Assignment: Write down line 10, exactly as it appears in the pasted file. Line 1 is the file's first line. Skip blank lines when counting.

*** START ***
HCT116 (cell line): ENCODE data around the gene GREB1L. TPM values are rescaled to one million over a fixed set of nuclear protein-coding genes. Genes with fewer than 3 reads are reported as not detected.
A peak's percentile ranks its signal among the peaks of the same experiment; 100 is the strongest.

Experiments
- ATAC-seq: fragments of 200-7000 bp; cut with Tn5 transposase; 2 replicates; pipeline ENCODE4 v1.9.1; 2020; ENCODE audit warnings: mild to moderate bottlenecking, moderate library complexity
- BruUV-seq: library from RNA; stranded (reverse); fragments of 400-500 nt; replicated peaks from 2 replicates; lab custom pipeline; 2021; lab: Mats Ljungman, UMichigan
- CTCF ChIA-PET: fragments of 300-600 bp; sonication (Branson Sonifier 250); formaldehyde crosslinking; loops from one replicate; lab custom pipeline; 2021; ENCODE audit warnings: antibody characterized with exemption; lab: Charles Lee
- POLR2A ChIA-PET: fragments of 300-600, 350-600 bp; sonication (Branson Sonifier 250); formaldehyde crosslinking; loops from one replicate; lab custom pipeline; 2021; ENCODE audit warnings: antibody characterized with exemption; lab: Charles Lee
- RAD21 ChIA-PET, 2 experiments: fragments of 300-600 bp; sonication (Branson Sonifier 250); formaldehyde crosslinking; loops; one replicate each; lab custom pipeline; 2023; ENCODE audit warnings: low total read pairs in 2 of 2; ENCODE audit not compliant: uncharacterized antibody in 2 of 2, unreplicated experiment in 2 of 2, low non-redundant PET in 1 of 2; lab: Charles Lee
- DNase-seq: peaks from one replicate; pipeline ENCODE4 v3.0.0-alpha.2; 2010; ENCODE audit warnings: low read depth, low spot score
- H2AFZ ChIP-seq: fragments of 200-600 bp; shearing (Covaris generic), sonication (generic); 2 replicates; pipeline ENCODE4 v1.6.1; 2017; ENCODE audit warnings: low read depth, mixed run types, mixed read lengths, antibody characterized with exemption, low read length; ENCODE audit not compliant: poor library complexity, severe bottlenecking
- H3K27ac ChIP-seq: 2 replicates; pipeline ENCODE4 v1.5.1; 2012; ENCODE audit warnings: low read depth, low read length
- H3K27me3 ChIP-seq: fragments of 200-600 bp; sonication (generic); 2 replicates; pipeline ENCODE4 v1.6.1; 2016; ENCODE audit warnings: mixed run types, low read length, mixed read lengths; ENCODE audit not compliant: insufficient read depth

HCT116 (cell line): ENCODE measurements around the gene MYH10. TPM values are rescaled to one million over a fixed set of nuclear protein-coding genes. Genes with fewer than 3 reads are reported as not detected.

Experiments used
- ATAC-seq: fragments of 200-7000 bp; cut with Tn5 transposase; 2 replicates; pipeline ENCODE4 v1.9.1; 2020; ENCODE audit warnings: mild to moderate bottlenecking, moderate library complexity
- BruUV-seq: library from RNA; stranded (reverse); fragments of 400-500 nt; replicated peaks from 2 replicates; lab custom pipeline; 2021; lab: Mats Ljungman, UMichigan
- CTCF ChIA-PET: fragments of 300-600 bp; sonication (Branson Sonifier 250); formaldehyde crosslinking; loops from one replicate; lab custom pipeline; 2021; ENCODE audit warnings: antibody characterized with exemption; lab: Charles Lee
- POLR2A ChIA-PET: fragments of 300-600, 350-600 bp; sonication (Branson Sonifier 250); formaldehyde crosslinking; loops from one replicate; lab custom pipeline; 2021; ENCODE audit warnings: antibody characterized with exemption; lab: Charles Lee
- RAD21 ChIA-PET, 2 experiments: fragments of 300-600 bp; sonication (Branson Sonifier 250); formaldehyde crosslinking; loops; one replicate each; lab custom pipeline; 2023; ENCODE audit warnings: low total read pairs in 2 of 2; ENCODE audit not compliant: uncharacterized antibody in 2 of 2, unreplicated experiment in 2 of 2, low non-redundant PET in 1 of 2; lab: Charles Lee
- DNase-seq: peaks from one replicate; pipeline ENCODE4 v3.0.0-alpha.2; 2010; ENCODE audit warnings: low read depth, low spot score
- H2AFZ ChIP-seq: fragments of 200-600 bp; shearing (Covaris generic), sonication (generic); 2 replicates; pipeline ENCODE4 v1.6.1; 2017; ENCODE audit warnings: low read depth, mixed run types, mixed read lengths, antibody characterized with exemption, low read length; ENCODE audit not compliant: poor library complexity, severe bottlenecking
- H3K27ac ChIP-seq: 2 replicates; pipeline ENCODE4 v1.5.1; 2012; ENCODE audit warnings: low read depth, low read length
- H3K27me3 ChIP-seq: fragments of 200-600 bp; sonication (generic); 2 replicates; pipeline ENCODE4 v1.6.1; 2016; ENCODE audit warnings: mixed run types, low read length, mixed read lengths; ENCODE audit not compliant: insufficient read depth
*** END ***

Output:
- H2AFZ ChIP-seq: fragments of 200-600 bp; shearing (Covaris generic), sonication (generic); 2 replicates; pipeline ENCODE4 v1.6.1; 2017; ENCODE audit warnings: low read depth, mixed run types, mixed read lengths, antibody characterized with exemption, low read length; ENCODE audit not compliant: poor library complexity, severe bottlenecking